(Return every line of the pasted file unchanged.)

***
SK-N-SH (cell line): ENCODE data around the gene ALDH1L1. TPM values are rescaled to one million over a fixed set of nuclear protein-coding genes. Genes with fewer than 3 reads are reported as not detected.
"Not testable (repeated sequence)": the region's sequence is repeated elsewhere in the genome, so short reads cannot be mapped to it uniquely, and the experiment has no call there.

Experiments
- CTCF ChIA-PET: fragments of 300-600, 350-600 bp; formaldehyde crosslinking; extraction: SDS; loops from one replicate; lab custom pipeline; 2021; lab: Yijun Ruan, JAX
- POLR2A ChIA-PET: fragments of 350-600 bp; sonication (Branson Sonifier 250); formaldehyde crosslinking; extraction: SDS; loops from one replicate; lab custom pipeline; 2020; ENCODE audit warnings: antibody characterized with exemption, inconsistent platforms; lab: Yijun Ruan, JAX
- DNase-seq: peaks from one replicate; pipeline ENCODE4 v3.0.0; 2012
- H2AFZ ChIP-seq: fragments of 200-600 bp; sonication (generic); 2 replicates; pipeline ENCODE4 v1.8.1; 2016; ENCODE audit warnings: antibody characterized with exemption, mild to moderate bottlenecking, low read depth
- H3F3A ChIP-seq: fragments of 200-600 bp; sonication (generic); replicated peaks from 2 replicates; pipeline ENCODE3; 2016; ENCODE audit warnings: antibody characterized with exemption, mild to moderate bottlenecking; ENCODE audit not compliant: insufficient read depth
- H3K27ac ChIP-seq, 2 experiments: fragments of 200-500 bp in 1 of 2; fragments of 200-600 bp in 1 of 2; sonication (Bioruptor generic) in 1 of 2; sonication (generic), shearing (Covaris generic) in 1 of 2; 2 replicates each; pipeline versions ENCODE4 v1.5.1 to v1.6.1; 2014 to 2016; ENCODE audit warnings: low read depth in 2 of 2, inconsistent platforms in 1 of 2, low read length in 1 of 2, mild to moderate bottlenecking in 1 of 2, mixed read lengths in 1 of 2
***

SK-N-SH (cell line): ENCODE data around the gene ALDH1L1. TPM values are rescaled to one million over a fixed set of nuclear protein-coding genes. Genes with fewer than 3 reads are reported as not detected.
"Not testable (repeated sequence)": the region's sequence is repeated elsewhere in the genome, so short reads cannot be mapped to it uniquely, and the experiment has no call there.

Experiments
- CTCF ChIA-PET: fragments of 300-600, 350-600 bp; formaldehyde crosslinking; extraction: SDS; loops from one replicate; lab custom pipeline; 2021; lab: Yijun Ruan, JAX
- POLR2A ChIA-PET: fragments of 350-600 bp; sonication (Branson Sonifier 250); formaldehyde crosslinking; extraction: SDS; loops from one replicate; lab custom pipeline; 2020; ENCODE audit warnings: antibody characterized with exemption, inconsistent platforms; lab: Yijun Ruan, JAX
- DNase-seq: peaks from one replicate; pipeline ENCODE4 v3.0.0; 2012
- H2AFZ ChIP-seq: fragments of 200-600 bp; sonication (generic); 2 replicates; pipeline ENCODE4 v1.8.1; 2016; ENCODE audit warnings: antibody characterized with exemption, mild to moderate bottlenecking, low read depth
- H3F3A ChIP-seq: fragments of 200-600 bp; sonication (generic); replicated peaks from 2 replicates; pipeline ENCODE3; 2016; ENCODE audit warnings: antibody characterized with exemption, mild to moderate bottlenecking; ENCODE audit not compliant: insufficient read depth
- H3K27ac ChIP-seq, 2 experiments: fragments of 200-500 bp in 1 of 2; fragments of 200-600 bp in 1 of 2; sonication (Bioruptor generic) in 1 of 2; sonication (generic), shearing (Covaris generic) in 1 of 2; 2 replicates each; pipeline versions ENCODE4 v1.5.1 to v1.6.1; 2014 to 2016; ENCODE audit warnings: low read depth in 2 of 2, inconsistent platforms in 1 of 2, low read length in 1 of 2, mild to moderate bottlenecking in 1 of 2, mixed read lengths in 1 of 2